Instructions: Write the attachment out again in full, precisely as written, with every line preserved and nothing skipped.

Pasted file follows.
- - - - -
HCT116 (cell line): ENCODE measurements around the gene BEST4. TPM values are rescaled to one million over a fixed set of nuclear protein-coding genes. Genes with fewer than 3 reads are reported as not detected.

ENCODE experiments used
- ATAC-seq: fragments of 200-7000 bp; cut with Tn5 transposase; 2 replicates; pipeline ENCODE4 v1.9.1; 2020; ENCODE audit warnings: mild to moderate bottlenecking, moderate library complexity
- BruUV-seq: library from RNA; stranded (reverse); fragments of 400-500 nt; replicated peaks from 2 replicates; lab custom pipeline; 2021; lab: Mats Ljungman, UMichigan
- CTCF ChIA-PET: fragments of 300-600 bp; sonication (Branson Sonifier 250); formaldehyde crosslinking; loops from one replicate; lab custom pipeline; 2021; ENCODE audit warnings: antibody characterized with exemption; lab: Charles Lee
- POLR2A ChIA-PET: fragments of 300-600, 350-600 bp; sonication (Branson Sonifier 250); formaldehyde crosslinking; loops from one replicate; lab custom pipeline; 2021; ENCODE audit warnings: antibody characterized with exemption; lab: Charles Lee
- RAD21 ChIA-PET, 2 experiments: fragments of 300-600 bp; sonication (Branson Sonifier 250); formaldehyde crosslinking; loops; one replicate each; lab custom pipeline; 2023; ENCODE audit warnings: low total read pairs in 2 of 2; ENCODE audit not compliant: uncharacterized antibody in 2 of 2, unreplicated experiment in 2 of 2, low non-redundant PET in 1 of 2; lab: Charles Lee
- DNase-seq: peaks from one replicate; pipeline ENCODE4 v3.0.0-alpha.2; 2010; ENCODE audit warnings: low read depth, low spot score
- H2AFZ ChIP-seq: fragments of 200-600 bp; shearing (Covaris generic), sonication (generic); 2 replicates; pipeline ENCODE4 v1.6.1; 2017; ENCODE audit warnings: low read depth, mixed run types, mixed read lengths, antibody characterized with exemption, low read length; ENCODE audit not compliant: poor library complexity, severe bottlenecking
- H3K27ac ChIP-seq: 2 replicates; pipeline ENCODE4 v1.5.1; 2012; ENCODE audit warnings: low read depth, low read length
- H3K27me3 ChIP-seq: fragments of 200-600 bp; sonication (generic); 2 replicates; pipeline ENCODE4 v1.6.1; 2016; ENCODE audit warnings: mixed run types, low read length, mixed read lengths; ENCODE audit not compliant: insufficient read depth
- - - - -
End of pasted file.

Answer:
HCT116 (cell line): ENCODE measurements around the gene BEST4. TPM values are rescaled to one million over a fixed set of nuclear protein-coding genes. Genes with fewer than 3 reads are reported as not detected.

ENCODE experiments used
- ATAC-seq: fragments of 200-7000 bp; cut with Tn5 transposase; 2 replicates; pipeline ENCODE4 v1.9.1; 2020; ENCODE audit warnings: mild to moderate bottlenecking, moderate library complexity
- BruUV-seq: library from RNA; stranded (reverse); fragments of 400-500 nt; replicated peaks from 2 replicates; lab custom pipeline; 2021; lab: Mats Ljungman, UMichigan
- CTCF ChIA-PET: fragments of 300-600 bp; sonication (Branson Sonifier 250); formaldehyde crosslinking; loops from one replicate; lab custom pipeline; 2021; ENCODE audit warnings: antibody characterized with exemption; lab: Charles Lee
- POLR2A ChIA-PET: fragments of 300-600, 350-600 bp; sonication (Branson Sonifier 250); formaldehyde crosslinking; loops from one replicate; lab custom pipeline; 2021; ENCODE audit warnings: antibody characterized with exemption; lab: Charles Lee
- RAD21 ChIA-PET, 2 experiments: fragments of 300-600 bp; sonication (Branson Sonifier 250); formaldehyde crosslinking; loops; one replicate each; lab custom pipeline; 2023; ENCODE audit warnings: low total read pairs in 2 of 2; ENCODE audit not compliant: uncharacterized antibody in 2 of 2, unreplicated experiment in 2 of 2, low non-redundant PET in 1 of 2; lab: Charles Lee
- DNase-seq: peaks from one replicate; pipeline ENCODE4 v3.0.0-alpha.2; 2010; ENCODE audit warnings: low read depth, low spot score
- H2AFZ ChIP-seq: fragments of 200-600 bp; shearing (Covaris generic), sonication (generic); 2 replicates; pipeline ENCODE4 v1.6.1; 2017; ENCODE audit warnings: low read depth, mixed run types, mixed read lengths, antibody characterized with exemption, low read length; ENCODE audit not compliant: poor library complexity, severe bottlenecking
- H3K27ac ChIP-seq: 2 replicates; pipeline ENCODE4 v1.5.1; 2012; ENCODE audit warnings: low read depth, low read length
- H3K27me3 ChIP-seq: fragments of 200-600 bp; sonication (generic); 2 replicates; pipeline ENCODE4 v1.6.1; 2016; ENCODE audit warnings: mixed run types, low read length, mixed read lengths; ENCODE audit not compliant: insufficient read depth